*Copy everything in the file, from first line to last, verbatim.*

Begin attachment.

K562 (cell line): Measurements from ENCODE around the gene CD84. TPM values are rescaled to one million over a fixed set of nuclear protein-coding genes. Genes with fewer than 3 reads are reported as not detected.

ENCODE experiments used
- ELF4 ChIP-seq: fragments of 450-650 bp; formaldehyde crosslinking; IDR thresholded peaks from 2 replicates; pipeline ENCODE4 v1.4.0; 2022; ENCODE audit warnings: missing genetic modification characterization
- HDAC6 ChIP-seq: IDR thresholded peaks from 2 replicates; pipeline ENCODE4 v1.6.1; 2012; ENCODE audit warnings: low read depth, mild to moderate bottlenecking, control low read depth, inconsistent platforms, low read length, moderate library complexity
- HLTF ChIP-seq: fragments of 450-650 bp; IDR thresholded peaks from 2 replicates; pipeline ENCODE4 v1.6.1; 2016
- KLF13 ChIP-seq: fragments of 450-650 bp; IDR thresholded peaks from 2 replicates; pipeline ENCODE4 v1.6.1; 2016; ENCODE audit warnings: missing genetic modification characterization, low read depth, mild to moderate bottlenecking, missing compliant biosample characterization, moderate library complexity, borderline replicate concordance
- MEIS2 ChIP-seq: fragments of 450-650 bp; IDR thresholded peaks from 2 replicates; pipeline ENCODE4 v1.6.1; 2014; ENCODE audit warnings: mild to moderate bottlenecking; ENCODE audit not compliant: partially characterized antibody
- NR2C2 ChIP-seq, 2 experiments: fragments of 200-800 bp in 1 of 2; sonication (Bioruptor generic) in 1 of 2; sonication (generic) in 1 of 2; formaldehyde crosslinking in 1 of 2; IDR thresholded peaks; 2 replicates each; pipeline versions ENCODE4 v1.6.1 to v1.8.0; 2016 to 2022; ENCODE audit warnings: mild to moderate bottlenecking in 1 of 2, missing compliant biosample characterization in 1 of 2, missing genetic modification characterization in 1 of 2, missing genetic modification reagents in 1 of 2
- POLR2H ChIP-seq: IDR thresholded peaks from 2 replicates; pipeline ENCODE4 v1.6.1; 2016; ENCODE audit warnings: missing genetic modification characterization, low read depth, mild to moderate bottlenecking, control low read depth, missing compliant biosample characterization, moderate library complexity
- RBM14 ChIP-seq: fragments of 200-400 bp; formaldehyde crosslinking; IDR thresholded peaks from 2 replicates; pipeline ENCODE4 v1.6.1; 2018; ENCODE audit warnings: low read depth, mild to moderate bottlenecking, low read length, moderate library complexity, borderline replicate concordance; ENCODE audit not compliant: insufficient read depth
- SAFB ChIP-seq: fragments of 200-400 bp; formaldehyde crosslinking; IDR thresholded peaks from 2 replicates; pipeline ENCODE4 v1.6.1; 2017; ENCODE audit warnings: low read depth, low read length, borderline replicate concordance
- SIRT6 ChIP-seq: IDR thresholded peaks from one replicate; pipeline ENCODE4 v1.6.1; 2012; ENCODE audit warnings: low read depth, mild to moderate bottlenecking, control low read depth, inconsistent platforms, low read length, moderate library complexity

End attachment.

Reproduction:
K562 (cell line): Measurements from ENCODE around the gene CD84. TPM values are rescaled to one million over a fixed set of nuclear protein-coding genes. Genes with fewer than 3 reads are reported as not detected.

ENCODE experiments used
- ELF4 ChIP-seq: fragments of 450-650 bp; formaldehyde crosslinking; IDR thresholded peaks from 2 replicates; pipeline ENCODE4 v1.4.0; 2022; ENCODE audit warnings: missing genetic modification characterization
- HDAC6 ChIP-seq: IDR thresholded peaks from 2 replicates; pipeline ENCODE4 v1.6.1; 2012; ENCODE audit warnings: low read depth, mild to moderate bottlenecking, control low read depth, inconsistent platforms, low read length, moderate library complexity
- HLTF ChIP-seq: fragments of 450-650 bp; IDR thresholded peaks from 2 replicates; pipeline ENCODE4 v1.6.1; 2016
- KLF13 ChIP-seq: fragments of 450-650 bp; IDR thresholded peaks from 2 replicates; pipeline ENCODE4 v1.6.1; 2016; ENCODE audit warnings: missing genetic modification characterization, low read depth, mild to moderate bottlenecking, missing compliant biosample characterization, moderate library complexity, borderline replicate concordance
- MEIS2 ChIP-seq: fragments of 450-650 bp; IDR thresholded peaks from 2 replicates; pipeline ENCODE4 v1.6.1; 2014; ENCODE audit warnings: mild to moderate bottlenecking; ENCODE audit not compliant: partially characterized antibody
- NR2C2 ChIP-seq, 2 experiments: fragments of 200-800 bp in 1 of 2; sonication (Bioruptor generic) in 1 of 2; sonication (generic) in 1 of 2; formaldehyde crosslinking in 1 of 2; IDR thresholded peaks; 2 replicates each; pipeline versions ENCODE4 v1.6.1 to v1.8.0; 2016 to 2022; ENCODE audit warnings: mild to moderate bottlenecking in 1 of 2, missing compliant biosample characterization in 1 of 2, missing genetic modification characterization in 1 of 2, missing genetic modification reagents in 1 of 2
- POLR2H ChIP-seq: IDR thresholded peaks from 2 replicates; pipeline ENCODE4 v1.6.1; 2016; ENCODE audit warnings: missing genetic modification characterization, low read depth, mild to moderate bottlenecking, control low read depth, missing compliant biosample characterization, moderate library complexity
- RBM14 ChIP-seq: fragments of 200-400 bp; formaldehyde crosslinking; IDR thresholded peaks from 2 replicates; pipeline ENCODE4 v1.6.1; 2018; ENCODE audit warnings: low read depth, mild to moderate bottlenecking, low read length, moderate library complexity, borderline replicate concordance; ENCODE audit not compliant: insufficient read depth
- SAFB ChIP-seq: fragments of 200-400 bp; formaldehyde crosslinking; IDR thresholded peaks from 2 replicates; pipeline ENCODE4 v1.6.1; 2017; ENCODE audit warnings: low read depth, low read length, borderline replicate concordance
- SIRT6 ChIP-seq: IDR thresholded peaks from one replicate; pipeline ENCODE4 v1.6.1; 2012; ENCODE audit warnings: low read depth, mild to moderate bottlenecking, control low read depth, inconsistent platforms, low read length, moderate library complexity